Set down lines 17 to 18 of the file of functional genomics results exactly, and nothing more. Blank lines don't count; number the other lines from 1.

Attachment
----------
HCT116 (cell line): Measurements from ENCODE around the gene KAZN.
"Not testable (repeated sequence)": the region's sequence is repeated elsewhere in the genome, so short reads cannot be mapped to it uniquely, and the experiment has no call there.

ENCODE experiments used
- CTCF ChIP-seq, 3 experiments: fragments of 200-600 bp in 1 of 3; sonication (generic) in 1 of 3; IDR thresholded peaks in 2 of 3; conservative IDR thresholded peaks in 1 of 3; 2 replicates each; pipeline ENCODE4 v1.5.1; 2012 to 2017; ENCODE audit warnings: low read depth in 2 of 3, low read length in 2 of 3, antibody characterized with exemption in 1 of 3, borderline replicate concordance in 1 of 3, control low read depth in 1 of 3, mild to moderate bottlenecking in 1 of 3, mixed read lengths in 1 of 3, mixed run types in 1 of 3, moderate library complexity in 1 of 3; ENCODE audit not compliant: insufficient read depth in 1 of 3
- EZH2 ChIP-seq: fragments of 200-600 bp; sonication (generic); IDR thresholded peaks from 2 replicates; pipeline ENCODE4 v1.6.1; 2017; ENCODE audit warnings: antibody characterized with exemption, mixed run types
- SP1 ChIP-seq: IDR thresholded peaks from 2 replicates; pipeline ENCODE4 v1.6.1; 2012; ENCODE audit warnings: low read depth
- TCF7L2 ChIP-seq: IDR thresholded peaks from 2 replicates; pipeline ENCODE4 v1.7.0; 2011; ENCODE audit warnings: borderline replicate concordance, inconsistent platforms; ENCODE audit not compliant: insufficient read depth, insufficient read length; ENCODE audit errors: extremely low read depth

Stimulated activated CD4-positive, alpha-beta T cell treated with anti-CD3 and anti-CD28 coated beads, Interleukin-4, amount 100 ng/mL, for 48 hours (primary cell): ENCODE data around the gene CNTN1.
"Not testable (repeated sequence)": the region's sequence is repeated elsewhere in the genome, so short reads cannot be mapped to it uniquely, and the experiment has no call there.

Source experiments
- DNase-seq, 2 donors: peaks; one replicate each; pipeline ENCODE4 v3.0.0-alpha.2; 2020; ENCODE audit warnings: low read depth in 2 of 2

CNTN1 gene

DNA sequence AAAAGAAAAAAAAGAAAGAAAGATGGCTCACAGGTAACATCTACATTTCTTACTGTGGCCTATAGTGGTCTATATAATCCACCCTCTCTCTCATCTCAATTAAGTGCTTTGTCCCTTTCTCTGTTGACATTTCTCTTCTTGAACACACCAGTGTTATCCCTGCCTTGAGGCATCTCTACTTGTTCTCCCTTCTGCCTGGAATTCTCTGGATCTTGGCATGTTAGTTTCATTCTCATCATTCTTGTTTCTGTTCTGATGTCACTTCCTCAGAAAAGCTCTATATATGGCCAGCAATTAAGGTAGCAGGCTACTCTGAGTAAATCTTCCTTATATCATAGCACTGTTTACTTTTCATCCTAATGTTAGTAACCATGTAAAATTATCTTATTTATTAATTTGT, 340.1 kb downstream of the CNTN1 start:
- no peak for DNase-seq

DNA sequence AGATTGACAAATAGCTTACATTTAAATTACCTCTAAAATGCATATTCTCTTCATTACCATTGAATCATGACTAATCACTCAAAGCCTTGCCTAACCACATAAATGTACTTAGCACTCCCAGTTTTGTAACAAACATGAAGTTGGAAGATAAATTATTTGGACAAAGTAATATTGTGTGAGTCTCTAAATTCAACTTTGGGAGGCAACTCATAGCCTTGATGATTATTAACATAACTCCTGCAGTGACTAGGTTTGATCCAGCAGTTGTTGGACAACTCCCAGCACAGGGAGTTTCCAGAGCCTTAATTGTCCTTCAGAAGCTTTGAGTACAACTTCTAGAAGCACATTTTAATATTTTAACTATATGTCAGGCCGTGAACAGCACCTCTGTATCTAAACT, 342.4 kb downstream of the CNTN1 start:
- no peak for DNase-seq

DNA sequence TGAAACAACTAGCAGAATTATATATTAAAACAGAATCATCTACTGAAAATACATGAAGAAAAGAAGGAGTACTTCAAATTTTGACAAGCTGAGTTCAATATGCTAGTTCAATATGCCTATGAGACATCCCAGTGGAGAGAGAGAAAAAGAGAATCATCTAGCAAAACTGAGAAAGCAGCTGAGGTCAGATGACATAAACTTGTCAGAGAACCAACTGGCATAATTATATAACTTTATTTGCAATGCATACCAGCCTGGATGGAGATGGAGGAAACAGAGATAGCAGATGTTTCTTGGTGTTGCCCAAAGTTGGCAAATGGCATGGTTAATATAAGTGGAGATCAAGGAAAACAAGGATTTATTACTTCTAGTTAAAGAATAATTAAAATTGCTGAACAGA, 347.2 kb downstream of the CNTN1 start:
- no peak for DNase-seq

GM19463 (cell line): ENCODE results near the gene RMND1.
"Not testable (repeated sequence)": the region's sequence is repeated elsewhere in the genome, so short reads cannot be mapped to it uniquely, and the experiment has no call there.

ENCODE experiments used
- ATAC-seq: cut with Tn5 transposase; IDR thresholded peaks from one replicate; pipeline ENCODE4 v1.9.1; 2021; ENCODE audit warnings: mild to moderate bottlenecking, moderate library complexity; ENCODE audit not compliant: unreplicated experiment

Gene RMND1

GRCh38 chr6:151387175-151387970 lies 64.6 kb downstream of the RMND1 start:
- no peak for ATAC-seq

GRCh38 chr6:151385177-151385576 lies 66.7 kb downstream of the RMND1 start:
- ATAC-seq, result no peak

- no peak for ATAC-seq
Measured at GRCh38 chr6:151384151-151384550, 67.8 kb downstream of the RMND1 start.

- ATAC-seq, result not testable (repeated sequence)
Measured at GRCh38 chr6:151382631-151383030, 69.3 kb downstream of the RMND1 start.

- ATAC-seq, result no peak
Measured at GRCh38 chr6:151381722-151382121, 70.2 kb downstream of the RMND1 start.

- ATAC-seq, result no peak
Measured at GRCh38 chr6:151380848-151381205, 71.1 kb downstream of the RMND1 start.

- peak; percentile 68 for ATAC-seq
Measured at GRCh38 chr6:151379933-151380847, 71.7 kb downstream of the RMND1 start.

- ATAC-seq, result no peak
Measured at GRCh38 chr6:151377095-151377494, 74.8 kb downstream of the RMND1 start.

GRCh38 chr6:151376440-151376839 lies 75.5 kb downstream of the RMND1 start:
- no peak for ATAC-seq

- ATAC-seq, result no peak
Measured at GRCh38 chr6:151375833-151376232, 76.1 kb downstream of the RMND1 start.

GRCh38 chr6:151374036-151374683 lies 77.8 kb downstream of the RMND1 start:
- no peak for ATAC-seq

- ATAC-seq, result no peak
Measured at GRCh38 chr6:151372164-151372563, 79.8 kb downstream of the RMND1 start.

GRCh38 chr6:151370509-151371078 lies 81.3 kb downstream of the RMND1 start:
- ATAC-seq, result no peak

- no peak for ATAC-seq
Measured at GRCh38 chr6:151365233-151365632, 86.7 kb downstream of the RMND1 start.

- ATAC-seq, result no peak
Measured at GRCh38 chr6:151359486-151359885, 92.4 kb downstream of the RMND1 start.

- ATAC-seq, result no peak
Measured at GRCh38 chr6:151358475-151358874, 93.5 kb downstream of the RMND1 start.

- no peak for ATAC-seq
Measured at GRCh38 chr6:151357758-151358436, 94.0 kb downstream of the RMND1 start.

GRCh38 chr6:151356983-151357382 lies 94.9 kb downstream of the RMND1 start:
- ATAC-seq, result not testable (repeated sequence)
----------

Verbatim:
DNA sequence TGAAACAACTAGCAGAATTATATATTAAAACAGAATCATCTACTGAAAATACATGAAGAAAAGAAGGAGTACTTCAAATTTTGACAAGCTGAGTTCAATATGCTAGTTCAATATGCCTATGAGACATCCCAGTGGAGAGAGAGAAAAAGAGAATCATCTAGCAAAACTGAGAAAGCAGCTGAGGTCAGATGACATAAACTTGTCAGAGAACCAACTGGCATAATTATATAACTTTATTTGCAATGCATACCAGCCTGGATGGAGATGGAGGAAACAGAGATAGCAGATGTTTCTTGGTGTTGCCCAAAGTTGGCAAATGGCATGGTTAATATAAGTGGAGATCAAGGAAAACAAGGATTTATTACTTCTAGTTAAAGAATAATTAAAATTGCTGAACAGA, 347.2 kb downstream of the CNTN1 start:
- no peak for DNase-seq